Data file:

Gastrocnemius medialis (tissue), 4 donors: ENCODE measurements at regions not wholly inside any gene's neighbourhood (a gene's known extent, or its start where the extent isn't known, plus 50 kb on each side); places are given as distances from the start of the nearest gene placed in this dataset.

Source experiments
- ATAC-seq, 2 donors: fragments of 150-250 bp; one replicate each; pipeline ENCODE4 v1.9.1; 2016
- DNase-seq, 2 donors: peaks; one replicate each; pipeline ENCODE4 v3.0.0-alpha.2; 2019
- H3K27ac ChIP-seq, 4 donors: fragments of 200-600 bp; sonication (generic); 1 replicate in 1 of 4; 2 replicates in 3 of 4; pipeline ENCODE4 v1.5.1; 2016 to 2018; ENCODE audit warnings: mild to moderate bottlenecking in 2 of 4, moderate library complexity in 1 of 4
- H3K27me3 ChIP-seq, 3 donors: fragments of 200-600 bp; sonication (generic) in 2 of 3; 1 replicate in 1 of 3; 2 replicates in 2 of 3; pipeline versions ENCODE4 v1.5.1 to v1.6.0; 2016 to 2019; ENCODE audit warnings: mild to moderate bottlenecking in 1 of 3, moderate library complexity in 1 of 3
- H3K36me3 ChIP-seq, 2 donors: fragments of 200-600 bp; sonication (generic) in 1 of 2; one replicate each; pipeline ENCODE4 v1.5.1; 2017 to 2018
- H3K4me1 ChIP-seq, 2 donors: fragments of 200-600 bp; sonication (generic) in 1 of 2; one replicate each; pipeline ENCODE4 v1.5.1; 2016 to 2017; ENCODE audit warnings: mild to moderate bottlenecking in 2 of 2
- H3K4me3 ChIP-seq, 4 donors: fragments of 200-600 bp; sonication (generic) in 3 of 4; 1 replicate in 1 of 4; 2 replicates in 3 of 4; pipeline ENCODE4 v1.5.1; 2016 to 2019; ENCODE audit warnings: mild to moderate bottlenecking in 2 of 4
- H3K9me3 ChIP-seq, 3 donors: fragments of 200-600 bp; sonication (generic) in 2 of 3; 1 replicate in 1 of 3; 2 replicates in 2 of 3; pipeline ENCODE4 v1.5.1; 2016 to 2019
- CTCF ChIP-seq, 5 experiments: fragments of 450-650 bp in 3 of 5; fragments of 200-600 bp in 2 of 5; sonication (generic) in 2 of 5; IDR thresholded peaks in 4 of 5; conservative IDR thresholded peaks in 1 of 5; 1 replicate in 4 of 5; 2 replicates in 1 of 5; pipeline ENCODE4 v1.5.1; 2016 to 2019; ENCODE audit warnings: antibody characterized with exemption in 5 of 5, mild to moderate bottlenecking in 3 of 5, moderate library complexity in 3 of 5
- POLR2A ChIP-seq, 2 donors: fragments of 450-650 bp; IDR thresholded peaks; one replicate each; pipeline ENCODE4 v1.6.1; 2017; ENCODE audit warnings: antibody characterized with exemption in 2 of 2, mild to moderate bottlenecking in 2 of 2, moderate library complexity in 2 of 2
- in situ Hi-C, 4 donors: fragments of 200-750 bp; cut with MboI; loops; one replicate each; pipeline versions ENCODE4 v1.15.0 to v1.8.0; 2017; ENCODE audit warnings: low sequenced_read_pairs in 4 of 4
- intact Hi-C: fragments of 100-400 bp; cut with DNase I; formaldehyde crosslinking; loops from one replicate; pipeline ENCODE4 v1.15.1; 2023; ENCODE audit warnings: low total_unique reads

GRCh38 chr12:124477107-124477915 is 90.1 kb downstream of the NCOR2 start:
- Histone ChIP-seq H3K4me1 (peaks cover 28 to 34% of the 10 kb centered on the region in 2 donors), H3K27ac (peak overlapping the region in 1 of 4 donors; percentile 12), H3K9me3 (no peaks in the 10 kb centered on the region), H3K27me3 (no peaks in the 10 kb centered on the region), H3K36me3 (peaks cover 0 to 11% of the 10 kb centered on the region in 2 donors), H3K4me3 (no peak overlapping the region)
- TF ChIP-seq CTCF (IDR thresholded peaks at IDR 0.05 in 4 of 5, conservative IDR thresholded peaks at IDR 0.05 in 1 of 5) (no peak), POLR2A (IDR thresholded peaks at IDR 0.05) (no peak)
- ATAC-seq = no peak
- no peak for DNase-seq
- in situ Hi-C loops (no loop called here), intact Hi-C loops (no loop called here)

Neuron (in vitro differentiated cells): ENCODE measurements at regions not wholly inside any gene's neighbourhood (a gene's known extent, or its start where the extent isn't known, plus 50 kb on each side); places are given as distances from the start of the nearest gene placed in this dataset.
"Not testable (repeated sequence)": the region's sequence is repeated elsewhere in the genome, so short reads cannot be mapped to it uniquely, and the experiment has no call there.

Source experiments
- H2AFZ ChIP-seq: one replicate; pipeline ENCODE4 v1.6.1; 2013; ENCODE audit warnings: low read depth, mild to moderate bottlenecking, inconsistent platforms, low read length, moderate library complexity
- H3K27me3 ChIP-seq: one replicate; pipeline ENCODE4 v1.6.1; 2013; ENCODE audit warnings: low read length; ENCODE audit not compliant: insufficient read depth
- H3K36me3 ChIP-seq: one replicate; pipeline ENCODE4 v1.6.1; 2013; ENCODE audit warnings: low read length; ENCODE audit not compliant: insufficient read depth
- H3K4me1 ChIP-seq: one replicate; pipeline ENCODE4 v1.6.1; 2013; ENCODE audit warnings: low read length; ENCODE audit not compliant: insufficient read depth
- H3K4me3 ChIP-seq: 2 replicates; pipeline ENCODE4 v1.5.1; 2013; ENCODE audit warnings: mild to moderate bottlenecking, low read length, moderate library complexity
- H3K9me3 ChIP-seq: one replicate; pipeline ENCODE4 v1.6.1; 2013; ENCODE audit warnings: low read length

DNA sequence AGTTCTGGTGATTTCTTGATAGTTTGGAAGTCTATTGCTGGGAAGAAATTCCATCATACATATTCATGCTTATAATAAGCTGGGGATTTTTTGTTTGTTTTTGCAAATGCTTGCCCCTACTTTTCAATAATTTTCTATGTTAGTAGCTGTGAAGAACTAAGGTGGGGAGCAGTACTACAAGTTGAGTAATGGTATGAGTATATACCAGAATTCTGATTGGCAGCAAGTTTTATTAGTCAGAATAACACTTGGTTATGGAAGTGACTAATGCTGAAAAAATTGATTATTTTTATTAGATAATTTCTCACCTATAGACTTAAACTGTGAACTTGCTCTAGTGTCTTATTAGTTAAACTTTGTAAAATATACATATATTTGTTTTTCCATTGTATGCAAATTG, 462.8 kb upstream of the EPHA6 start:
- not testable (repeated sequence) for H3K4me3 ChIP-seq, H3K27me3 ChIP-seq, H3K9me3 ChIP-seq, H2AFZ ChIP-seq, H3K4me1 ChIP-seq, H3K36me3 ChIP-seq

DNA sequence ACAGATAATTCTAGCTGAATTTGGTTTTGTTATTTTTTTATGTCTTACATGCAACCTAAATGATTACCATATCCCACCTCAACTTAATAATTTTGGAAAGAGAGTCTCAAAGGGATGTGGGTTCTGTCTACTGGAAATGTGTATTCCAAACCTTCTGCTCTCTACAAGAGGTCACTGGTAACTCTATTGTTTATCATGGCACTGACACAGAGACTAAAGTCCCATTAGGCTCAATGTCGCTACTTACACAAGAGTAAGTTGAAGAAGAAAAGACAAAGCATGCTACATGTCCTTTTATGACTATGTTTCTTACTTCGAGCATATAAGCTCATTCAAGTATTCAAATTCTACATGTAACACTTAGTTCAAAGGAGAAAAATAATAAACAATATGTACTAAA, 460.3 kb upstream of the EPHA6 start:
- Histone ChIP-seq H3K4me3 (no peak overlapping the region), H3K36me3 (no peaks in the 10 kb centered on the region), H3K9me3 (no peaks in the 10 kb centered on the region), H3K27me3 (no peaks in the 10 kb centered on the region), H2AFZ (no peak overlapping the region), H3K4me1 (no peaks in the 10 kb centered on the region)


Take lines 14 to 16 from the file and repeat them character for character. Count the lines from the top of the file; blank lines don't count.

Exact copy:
- intact Hi-C: fragments of 100-400 bp; cut with DNase I; formaldehyde crosslinking; loops from one replicate; pipeline ENCODE4 v1.15.1; 2023; ENCODE audit warnings: low total_unique reads

GRCh38 chr12:124477107-124477915 is 90.1 kb downstream of the NCOR2 start:
- Histone ChIP-seq H3K4me1 (peaks cover 28 to 34% of the 10 kb centered on the region in 2 donors), H3K27ac (peak overlapping the region in 1 of 4 donors; percentile 12), H3K9me3 (no peaks in the 10 kb centered on the region), H3K27me3 (no peaks in the 10 kb centered on the region), H3K36me3 (peaks cover 0 to 11% of the 10 kb centered on the region in 2 donors), H3K4me3 (no peak overlapping the region)